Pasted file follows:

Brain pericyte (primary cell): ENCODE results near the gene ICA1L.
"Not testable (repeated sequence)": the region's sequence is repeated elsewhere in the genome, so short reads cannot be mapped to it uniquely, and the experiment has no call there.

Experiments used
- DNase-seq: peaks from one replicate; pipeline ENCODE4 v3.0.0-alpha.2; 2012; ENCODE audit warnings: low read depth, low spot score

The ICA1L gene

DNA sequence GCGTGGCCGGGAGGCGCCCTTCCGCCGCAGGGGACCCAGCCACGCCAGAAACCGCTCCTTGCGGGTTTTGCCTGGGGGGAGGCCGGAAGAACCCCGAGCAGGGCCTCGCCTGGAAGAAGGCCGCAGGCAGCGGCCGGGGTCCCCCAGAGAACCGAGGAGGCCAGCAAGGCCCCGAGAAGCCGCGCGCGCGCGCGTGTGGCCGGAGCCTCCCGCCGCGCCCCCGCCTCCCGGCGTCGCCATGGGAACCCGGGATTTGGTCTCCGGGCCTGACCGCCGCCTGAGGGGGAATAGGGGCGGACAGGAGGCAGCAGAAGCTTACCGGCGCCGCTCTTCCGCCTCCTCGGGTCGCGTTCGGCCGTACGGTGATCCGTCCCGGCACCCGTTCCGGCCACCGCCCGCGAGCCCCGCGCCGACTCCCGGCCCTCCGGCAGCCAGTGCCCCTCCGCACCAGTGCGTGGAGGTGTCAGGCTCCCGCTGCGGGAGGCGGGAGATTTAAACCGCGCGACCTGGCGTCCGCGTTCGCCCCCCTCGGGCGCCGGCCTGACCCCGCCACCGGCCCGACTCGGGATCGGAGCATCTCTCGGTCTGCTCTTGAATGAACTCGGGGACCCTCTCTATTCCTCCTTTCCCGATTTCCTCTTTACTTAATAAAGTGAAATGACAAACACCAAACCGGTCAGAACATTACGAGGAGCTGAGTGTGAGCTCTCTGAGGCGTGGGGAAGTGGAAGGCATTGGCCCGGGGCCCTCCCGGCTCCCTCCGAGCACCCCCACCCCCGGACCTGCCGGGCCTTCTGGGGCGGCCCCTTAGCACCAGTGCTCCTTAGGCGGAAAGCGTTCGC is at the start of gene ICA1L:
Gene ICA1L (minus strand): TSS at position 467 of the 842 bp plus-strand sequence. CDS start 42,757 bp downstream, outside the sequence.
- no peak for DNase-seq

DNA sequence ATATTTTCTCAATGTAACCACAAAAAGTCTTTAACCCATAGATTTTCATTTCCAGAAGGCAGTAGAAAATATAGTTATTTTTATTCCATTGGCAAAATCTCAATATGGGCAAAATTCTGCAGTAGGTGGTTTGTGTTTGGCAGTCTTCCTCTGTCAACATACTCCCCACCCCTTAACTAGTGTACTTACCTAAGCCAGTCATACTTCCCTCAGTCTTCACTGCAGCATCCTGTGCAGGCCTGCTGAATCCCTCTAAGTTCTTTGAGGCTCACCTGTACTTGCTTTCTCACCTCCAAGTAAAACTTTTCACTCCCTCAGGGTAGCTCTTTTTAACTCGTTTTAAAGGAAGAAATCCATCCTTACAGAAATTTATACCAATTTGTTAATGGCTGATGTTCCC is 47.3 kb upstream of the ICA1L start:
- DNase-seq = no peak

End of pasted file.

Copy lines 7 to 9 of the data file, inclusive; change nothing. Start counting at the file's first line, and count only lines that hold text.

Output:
Gene ICA1L (minus strand): TSS at position 467 of the 842 bp plus-strand sequence. CDS start 42,757 bp downstream, outside the sequence.
- no peak for DNase-seq

DNA sequence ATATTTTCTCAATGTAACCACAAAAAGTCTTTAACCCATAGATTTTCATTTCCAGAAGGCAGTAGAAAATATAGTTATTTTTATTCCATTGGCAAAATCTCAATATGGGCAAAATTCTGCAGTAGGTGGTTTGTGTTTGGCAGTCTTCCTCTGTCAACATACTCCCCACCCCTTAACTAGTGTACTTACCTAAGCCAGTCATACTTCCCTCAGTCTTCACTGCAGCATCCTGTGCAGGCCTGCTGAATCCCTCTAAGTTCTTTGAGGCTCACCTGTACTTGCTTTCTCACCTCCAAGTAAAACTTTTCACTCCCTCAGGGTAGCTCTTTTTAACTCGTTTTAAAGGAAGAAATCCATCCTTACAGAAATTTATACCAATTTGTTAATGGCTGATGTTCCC is 47.3 kb upstream of the ICA1L start: